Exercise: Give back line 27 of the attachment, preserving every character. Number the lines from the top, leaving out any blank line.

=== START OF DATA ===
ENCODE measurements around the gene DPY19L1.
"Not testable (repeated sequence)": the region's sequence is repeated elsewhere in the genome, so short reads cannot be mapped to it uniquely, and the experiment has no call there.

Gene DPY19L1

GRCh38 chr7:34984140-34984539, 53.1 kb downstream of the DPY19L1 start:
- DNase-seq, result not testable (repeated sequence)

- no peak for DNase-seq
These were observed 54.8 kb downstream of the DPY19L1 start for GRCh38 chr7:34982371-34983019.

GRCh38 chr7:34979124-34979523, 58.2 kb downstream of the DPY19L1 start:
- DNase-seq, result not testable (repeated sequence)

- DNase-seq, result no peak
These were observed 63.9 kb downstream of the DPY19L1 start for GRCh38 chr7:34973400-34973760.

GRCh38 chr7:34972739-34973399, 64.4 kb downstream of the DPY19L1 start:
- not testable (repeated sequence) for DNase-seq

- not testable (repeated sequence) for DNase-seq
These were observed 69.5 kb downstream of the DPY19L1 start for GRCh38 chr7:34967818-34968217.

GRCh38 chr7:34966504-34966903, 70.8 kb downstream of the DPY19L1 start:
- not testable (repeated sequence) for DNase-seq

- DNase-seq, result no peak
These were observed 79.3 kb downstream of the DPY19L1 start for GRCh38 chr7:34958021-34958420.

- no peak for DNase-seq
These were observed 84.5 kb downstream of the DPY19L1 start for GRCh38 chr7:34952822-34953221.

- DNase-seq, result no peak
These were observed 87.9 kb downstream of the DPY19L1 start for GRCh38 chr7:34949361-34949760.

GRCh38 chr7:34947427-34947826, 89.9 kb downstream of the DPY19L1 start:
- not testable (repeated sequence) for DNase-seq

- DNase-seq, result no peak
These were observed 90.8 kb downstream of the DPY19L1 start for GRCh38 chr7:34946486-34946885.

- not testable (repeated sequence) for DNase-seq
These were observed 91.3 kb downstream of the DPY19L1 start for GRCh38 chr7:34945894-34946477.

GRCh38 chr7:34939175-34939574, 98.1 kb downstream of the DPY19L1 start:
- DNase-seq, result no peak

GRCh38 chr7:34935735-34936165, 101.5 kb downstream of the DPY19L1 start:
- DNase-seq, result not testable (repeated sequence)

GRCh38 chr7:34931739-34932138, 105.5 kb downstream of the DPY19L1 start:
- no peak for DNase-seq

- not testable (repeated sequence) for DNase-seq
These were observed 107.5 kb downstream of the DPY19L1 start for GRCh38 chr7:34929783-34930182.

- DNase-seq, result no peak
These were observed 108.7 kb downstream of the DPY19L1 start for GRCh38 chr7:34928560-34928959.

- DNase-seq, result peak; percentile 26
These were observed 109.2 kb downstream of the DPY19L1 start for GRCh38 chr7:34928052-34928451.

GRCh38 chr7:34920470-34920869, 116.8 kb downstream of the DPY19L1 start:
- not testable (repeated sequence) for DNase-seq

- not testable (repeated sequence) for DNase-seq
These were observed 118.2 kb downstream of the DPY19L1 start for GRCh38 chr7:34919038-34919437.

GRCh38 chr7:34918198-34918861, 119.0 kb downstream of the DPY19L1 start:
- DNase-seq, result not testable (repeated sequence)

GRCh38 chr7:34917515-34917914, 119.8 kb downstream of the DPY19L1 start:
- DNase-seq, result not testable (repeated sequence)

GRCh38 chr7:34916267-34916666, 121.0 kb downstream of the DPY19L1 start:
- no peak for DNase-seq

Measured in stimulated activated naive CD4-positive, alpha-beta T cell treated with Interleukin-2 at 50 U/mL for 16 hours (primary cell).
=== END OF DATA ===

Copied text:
These were observed 90.8 kb downstream of the DPY19L1 start for GRCh38 chr7:34946486-34946885.